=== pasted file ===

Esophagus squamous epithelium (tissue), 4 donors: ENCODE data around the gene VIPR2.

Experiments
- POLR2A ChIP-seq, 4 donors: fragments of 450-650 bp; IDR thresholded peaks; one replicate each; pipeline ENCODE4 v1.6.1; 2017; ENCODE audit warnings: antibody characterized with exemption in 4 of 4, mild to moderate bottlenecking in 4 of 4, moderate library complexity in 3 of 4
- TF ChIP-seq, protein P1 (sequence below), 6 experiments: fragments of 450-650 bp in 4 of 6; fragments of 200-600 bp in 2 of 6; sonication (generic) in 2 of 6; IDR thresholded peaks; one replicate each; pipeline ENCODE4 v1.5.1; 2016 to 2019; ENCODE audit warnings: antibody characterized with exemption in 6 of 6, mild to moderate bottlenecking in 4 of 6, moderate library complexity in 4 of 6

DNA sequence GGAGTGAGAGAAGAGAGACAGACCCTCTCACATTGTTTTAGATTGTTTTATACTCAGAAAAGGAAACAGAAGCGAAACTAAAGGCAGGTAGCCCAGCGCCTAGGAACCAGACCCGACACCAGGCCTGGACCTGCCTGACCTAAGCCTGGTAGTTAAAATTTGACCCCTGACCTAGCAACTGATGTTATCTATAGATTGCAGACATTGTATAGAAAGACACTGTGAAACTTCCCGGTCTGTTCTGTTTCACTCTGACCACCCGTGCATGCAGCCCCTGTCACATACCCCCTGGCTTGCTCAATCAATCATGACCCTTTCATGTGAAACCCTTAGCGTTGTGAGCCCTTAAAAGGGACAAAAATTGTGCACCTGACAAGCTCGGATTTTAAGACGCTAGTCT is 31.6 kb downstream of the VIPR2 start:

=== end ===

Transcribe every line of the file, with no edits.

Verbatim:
Esophagus squamous epithelium (tissue), 4 donors: ENCODE data around the gene VIPR2.

Experiments
- POLR2A ChIP-seq, 4 donors: fragments of 450-650 bp; IDR thresholded peaks; one replicate each; pipeline ENCODE4 v1.6.1; 2017; ENCODE audit warnings: antibody characterized with exemption in 4 of 4, mild to moderate bottlenecking in 4 of 4, moderate library complexity in 3 of 4
- TF ChIP-seq, protein P1 (sequence below), 6 experiments: fragments of 450-650 bp in 4 of 6; fragments of 200-600 bp in 2 of 6; sonication (generic) in 2 of 6; IDR thresholded peaks; one replicate each; pipeline ENCODE4 v1.5.1; 2016 to 2019; ENCODE audit warnings: antibody characterized with exemption in 6 of 6, mild to moderate bottlenecking in 4 of 6, moderate library complexity in 4 of 6

DNA sequence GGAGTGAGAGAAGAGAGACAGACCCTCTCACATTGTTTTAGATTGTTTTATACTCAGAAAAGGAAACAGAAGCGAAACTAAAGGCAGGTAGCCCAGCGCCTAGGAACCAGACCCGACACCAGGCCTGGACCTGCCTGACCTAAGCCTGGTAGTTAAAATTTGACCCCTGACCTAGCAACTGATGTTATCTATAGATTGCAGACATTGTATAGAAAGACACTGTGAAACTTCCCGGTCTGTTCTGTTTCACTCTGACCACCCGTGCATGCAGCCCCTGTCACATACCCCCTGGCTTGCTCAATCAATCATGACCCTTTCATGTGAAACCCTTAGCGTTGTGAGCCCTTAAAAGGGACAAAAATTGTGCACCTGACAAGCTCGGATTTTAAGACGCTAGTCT is 31.6 kb downstream of the VIPR2 start: